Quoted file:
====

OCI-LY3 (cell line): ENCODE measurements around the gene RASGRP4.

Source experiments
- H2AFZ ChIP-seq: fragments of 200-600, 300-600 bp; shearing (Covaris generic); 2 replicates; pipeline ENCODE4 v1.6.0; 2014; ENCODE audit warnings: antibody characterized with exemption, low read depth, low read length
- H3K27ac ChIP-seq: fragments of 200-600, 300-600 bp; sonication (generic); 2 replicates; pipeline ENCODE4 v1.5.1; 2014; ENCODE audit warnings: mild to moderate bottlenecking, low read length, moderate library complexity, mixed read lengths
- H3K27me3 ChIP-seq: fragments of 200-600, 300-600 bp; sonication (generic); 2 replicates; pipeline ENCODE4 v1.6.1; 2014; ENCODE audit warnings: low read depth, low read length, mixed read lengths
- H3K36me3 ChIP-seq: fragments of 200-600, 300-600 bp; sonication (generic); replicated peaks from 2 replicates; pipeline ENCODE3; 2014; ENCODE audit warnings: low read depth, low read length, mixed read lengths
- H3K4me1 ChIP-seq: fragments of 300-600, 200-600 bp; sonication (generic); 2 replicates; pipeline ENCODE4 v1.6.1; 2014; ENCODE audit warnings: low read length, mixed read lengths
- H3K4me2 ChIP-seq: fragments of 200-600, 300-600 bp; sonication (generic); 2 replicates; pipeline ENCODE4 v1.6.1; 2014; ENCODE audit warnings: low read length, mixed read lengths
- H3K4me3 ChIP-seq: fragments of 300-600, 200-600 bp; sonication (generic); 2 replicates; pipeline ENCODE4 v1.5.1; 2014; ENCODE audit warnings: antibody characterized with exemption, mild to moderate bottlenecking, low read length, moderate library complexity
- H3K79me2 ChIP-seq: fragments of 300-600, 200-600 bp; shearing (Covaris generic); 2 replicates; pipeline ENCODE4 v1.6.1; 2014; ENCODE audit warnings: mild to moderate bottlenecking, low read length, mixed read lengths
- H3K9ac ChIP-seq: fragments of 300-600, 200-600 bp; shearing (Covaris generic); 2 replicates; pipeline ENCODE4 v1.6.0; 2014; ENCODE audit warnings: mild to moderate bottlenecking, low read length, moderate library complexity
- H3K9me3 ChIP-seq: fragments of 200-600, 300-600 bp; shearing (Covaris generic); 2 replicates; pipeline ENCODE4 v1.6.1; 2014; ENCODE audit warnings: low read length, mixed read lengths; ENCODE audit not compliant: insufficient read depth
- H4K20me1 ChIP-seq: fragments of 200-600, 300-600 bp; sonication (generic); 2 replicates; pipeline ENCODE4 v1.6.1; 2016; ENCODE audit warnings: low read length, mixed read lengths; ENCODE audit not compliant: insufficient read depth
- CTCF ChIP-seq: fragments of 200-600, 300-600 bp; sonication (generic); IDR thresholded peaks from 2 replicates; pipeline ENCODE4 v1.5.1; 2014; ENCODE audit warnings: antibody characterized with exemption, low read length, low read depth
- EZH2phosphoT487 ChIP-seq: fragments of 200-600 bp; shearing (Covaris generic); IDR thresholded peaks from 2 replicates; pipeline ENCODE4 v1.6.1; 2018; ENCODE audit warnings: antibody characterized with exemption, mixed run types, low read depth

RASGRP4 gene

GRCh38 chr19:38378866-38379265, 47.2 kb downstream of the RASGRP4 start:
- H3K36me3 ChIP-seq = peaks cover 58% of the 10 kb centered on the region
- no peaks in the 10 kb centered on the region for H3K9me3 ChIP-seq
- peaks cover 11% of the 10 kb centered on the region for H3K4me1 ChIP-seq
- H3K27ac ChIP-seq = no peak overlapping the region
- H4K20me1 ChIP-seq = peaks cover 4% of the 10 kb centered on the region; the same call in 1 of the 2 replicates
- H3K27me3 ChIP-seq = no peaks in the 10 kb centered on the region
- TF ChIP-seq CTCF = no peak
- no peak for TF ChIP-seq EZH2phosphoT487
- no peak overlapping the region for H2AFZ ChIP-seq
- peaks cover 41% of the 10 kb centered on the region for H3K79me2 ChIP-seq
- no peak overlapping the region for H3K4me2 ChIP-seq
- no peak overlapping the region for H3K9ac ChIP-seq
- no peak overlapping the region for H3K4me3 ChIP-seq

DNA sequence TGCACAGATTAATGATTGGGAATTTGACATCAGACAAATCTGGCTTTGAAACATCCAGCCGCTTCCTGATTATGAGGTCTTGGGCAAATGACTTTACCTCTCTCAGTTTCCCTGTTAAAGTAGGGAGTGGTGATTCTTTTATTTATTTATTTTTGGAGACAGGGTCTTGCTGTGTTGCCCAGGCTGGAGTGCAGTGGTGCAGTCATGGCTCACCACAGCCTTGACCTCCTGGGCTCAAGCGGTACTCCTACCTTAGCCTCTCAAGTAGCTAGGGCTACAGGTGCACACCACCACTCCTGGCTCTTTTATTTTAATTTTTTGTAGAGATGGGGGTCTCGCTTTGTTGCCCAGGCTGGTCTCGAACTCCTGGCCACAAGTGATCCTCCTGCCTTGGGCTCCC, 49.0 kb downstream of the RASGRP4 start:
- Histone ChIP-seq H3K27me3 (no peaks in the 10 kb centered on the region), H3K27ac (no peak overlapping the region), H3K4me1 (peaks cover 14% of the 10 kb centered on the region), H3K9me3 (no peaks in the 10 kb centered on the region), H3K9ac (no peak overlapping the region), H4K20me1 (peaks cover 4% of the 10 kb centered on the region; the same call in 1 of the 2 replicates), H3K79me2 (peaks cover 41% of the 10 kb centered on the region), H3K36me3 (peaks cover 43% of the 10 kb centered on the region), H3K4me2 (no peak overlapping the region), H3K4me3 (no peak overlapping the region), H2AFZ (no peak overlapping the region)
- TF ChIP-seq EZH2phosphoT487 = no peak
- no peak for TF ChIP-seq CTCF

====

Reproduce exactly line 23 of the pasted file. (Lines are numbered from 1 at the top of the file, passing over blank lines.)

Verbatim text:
- H3K27me3 ChIP-seq = no peaks in the 10 kb centered on the region